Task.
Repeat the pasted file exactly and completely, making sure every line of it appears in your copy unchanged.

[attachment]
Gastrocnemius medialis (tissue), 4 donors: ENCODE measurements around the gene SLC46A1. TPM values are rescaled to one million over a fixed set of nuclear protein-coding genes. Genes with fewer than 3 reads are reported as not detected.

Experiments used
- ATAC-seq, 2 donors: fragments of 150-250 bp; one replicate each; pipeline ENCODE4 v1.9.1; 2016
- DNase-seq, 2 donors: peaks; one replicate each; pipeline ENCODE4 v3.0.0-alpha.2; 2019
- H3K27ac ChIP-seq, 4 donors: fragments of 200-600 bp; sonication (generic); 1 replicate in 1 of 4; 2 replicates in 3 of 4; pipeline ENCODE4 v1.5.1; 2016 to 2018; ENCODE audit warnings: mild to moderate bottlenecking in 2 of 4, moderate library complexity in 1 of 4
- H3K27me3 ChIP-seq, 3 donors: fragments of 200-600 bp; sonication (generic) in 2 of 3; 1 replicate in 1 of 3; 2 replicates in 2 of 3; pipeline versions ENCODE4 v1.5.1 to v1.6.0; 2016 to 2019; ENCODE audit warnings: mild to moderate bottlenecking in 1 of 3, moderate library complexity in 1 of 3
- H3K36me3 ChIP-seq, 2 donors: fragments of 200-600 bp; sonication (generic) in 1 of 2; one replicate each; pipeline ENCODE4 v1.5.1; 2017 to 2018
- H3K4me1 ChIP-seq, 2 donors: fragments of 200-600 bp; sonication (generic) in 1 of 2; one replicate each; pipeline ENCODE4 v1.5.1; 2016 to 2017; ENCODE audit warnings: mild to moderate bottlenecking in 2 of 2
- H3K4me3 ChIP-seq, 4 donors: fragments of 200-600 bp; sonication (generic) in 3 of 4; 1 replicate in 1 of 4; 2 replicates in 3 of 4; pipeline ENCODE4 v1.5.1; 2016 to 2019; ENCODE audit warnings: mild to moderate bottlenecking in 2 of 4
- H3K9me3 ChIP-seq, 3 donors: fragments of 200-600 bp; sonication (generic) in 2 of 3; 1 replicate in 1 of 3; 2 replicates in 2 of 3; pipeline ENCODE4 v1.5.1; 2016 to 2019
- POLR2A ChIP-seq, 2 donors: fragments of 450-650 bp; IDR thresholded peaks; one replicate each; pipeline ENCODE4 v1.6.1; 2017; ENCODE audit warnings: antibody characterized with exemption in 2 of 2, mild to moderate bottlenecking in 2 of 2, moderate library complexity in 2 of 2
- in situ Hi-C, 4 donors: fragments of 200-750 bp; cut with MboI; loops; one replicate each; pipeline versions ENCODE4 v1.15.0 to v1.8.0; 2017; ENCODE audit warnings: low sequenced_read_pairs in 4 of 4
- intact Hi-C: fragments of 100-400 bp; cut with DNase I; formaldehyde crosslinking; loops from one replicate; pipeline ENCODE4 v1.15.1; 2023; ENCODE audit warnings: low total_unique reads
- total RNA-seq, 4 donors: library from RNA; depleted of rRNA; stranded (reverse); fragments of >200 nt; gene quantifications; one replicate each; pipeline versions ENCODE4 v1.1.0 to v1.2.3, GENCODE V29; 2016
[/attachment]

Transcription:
Gastrocnemius medialis (tissue), 4 donors: ENCODE measurements around the gene SLC46A1. TPM values are rescaled to one million over a fixed set of nuclear protein-coding genes. Genes with fewer than 3 reads are reported as not detected.

Experiments used
- ATAC-seq, 2 donors: fragments of 150-250 bp; one replicate each; pipeline ENCODE4 v1.9.1; 2016
- DNase-seq, 2 donors: peaks; one replicate each; pipeline ENCODE4 v3.0.0-alpha.2; 2019
- H3K27ac ChIP-seq, 4 donors: fragments of 200-600 bp; sonication (generic); 1 replicate in 1 of 4; 2 replicates in 3 of 4; pipeline ENCODE4 v1.5.1; 2016 to 2018; ENCODE audit warnings: mild to moderate bottlenecking in 2 of 4, moderate library complexity in 1 of 4
- H3K27me3 ChIP-seq, 3 donors: fragments of 200-600 bp; sonication (generic) in 2 of 3; 1 replicate in 1 of 3; 2 replicates in 2 of 3; pipeline versions ENCODE4 v1.5.1 to v1.6.0; 2016 to 2019; ENCODE audit warnings: mild to moderate bottlenecking in 1 of 3, moderate library complexity in 1 of 3
- H3K36me3 ChIP-seq, 2 donors: fragments of 200-600 bp; sonication (generic) in 1 of 2; one replicate each; pipeline ENCODE4 v1.5.1; 2017 to 2018
- H3K4me1 ChIP-seq, 2 donors: fragments of 200-600 bp; sonication (generic) in 1 of 2; one replicate each; pipeline ENCODE4 v1.5.1; 2016 to 2017; ENCODE audit warnings: mild to moderate bottlenecking in 2 of 2
- H3K4me3 ChIP-seq, 4 donors: fragments of 200-600 bp; sonication (generic) in 3 of 4; 1 replicate in 1 of 4; 2 replicates in 3 of 4; pipeline ENCODE4 v1.5.1; 2016 to 2019; ENCODE audit warnings: mild to moderate bottlenecking in 2 of 4
- H3K9me3 ChIP-seq, 3 donors: fragments of 200-600 bp; sonication (generic) in 2 of 3; 1 replicate in 1 of 3; 2 replicates in 2 of 3; pipeline ENCODE4 v1.5.1; 2016 to 2019
- POLR2A ChIP-seq, 2 donors: fragments of 450-650 bp; IDR thresholded peaks; one replicate each; pipeline ENCODE4 v1.6.1; 2017; ENCODE audit warnings: antibody characterized with exemption in 2 of 2, mild to moderate bottlenecking in 2 of 2, moderate library complexity in 2 of 2
- in situ Hi-C, 4 donors: fragments of 200-750 bp; cut with MboI; loops; one replicate each; pipeline versions ENCODE4 v1.15.0 to v1.8.0; 2017; ENCODE audit warnings: low sequenced_read_pairs in 4 of 4
- intact Hi-C: fragments of 100-400 bp; cut with DNase I; formaldehyde crosslinking; loops from one replicate; pipeline ENCODE4 v1.15.1; 2023; ENCODE audit warnings: low total_unique reads
- total RNA-seq, 4 donors: library from RNA; depleted of rRNA; stranded (reverse); fragments of >200 nt; gene quantifications; one replicate each; pipeline versions ENCODE4 v1.1.0 to v1.2.3, GENCODE V29; 2016